The National Restaurant Association has officially filed a lawsuit against the Board of Health to stop New York’s new salt-labeling rule, making good on Monday’s promise. Some might remember the association, the industry’s largest lobbying group, from the soda-ban days. The group was a lead plaintiff back then against the Bloomberg administration, and it’s reusing those tactics in the salt-label fight.
“The regulation, like the Soda Ban before it, is completely arbitrary in its scope, reach, and application,” the group said in a statement. “With the Sodium Mandate, the Board has required the disclosure of just enough inaccurate and controversial information about sodium in certain food items to cause far reaching negative consequences rather than help consumers and reduce public health risks.”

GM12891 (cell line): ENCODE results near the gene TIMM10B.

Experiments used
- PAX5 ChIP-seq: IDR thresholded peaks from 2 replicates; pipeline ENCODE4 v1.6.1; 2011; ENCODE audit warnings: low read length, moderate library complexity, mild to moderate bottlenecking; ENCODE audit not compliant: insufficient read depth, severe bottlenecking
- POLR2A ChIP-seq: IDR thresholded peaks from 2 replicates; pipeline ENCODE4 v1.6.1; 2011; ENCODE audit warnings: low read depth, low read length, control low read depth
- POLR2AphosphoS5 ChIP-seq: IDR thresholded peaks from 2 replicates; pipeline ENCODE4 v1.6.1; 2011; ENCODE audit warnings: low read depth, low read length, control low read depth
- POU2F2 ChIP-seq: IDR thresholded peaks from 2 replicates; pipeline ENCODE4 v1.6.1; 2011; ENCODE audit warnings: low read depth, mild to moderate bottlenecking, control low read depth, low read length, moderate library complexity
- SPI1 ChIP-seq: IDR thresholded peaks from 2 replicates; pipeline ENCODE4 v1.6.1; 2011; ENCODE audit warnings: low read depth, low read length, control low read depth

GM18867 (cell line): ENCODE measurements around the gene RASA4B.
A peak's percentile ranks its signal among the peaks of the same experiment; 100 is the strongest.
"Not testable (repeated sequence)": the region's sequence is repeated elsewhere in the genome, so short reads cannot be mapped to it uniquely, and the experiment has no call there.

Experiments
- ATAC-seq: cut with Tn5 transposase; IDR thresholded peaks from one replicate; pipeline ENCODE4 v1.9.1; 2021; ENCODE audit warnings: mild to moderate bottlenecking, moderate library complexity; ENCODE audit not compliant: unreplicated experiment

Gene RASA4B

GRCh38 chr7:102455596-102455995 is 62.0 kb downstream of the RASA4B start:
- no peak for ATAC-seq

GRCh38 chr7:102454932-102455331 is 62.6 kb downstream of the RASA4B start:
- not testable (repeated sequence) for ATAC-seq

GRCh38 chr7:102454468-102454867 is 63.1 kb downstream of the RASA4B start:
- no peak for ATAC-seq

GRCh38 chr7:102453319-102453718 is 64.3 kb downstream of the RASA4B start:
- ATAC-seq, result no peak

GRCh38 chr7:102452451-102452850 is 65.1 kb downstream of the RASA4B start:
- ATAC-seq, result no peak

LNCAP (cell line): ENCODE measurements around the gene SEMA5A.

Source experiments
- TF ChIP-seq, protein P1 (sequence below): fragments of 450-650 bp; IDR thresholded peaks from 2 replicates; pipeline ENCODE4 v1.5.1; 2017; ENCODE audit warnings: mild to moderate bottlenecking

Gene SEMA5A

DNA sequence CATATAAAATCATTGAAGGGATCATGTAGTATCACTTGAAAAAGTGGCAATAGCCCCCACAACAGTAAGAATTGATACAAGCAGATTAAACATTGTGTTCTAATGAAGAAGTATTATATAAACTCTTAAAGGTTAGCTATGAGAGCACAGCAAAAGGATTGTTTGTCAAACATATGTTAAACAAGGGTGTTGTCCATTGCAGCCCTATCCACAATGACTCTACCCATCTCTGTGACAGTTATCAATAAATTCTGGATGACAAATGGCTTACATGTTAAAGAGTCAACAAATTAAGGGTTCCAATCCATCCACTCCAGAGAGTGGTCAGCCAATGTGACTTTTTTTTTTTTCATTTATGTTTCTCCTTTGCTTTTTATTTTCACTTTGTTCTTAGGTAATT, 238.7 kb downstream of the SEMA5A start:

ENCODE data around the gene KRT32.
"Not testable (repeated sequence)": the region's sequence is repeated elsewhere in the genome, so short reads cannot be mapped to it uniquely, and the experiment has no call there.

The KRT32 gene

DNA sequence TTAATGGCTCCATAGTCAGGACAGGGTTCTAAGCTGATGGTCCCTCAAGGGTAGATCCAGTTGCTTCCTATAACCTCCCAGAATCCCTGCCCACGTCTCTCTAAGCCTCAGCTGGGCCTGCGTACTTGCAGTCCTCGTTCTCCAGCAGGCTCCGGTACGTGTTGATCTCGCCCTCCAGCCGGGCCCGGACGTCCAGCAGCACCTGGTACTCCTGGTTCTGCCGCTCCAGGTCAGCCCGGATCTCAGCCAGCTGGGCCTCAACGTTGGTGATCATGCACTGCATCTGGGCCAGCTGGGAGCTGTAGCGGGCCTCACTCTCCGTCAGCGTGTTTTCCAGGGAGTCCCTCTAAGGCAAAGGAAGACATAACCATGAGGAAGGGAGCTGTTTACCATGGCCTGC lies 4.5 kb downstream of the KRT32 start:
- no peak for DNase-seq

The National Restaurant Association also claims the board’s “renegade regulating” forces restaurant owners “to voice an opinion many don’t agree with,” which the lawsuit argues violates the First Amendment. That one looks less likely to hold up in court, but NRA lawyers probably figured it’s not terrible as a backup plan.
Chains have until March 1 to comply, which seems to be the date most are holding out until, but it also looks like several did some preventative menu-shrinking. Burger King says none of its menu items require the warning now that it’s removed the biscuit from the Ultimate Breakfast Platter (down to 1,680 milligrams of sodium instead of 2,380). Panera Bread, on something of a health kick already, reduced the amount of salt that goes into three New York menu items to avoid having to warn customers about the sodium content.